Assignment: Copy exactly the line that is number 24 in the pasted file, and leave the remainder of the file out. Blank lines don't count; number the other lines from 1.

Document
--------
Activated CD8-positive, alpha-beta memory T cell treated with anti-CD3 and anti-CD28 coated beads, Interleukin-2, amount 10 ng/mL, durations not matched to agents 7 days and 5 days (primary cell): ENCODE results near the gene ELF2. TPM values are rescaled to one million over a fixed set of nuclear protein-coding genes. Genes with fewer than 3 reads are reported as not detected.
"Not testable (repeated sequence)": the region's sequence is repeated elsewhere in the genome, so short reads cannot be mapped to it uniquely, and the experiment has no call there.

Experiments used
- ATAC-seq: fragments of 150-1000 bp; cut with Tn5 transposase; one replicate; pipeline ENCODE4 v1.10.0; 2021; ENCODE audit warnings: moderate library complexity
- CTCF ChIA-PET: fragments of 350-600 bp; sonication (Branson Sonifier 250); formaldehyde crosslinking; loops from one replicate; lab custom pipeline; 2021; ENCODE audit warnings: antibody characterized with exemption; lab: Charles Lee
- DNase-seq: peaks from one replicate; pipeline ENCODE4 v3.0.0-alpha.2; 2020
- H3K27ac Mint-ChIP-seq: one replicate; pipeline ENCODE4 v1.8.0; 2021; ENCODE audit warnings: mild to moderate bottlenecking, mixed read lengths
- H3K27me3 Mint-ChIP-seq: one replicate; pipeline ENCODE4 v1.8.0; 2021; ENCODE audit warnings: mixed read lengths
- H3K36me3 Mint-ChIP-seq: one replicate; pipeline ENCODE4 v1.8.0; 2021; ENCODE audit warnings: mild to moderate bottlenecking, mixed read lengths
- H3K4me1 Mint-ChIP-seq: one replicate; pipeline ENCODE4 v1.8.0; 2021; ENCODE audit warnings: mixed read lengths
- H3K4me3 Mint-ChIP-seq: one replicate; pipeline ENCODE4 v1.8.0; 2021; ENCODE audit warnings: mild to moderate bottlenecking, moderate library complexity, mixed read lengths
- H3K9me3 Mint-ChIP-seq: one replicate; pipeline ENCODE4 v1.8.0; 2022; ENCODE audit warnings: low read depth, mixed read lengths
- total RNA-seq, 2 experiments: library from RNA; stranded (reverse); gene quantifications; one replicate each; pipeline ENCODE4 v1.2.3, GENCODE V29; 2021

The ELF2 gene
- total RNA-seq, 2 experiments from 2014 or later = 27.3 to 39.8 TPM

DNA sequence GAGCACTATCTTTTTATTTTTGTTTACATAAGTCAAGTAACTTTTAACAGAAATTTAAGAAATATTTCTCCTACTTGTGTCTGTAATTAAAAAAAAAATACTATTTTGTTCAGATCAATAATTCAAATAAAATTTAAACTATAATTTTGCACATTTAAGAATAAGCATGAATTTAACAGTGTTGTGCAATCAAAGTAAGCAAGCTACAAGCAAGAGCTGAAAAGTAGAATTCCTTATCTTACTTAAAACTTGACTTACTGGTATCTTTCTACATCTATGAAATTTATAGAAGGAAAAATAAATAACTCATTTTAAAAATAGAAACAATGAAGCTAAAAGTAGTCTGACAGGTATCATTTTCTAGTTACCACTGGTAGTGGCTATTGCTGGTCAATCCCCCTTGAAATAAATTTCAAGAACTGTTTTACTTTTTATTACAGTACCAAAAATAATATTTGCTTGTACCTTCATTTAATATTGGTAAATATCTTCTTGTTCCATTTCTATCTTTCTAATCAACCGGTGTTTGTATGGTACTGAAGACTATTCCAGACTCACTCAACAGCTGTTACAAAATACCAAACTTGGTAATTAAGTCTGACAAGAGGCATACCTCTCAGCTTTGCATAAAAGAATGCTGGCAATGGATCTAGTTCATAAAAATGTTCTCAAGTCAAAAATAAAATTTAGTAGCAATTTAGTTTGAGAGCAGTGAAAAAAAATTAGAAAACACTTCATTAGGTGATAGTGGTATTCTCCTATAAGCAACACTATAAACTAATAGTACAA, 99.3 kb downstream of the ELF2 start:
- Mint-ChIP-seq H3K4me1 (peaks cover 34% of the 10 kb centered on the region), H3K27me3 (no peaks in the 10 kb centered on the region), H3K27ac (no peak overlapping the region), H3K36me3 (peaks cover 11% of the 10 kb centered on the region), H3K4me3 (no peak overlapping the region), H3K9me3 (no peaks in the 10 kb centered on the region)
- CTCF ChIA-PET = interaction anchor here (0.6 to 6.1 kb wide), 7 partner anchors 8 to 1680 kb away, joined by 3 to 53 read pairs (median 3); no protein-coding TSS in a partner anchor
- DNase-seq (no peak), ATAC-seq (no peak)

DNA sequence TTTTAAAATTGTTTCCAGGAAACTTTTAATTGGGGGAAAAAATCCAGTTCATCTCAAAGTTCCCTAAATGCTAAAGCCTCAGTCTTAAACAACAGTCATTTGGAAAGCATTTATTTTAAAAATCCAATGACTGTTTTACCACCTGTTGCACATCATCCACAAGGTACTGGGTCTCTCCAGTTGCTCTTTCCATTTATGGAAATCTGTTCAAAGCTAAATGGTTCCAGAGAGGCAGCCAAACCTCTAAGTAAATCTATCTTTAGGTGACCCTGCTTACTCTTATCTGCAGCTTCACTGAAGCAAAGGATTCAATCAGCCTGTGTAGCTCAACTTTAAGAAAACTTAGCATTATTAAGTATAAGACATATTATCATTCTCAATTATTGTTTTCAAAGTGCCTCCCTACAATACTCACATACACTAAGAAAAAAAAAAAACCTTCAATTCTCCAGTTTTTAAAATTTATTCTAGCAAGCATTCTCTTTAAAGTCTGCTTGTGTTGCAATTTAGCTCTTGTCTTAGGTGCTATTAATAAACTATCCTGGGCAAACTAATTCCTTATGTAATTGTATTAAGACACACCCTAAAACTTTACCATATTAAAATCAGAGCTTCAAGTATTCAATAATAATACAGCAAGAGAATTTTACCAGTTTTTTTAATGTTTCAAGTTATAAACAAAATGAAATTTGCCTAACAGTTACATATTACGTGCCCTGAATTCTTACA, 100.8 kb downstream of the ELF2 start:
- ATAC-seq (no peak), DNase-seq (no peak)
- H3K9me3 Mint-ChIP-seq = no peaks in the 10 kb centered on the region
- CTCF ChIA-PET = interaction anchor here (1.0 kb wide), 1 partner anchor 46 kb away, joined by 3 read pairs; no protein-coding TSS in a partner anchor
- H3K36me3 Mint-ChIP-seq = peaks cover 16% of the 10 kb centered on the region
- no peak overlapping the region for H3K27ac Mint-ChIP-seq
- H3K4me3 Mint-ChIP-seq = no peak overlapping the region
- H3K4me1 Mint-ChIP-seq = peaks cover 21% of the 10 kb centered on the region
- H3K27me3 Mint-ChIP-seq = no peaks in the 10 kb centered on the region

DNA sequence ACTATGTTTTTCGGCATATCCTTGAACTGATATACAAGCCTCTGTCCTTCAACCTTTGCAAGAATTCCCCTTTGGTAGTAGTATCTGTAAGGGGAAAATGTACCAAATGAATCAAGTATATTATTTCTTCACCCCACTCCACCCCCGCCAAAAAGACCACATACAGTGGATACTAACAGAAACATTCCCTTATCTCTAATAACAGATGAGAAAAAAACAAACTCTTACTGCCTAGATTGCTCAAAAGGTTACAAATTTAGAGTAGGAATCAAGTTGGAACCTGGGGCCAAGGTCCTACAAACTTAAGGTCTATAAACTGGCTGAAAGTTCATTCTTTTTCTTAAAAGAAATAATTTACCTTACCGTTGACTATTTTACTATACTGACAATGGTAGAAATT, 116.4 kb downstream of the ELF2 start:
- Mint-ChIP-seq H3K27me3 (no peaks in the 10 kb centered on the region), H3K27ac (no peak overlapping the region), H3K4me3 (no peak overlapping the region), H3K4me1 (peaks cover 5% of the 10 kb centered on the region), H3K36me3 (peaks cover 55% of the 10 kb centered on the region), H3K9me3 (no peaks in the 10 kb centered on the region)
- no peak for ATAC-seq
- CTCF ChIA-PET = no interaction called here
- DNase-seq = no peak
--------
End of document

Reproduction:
- H3K36me3 Mint-ChIP-seq = peaks cover 16% of the 10 kb centered on the region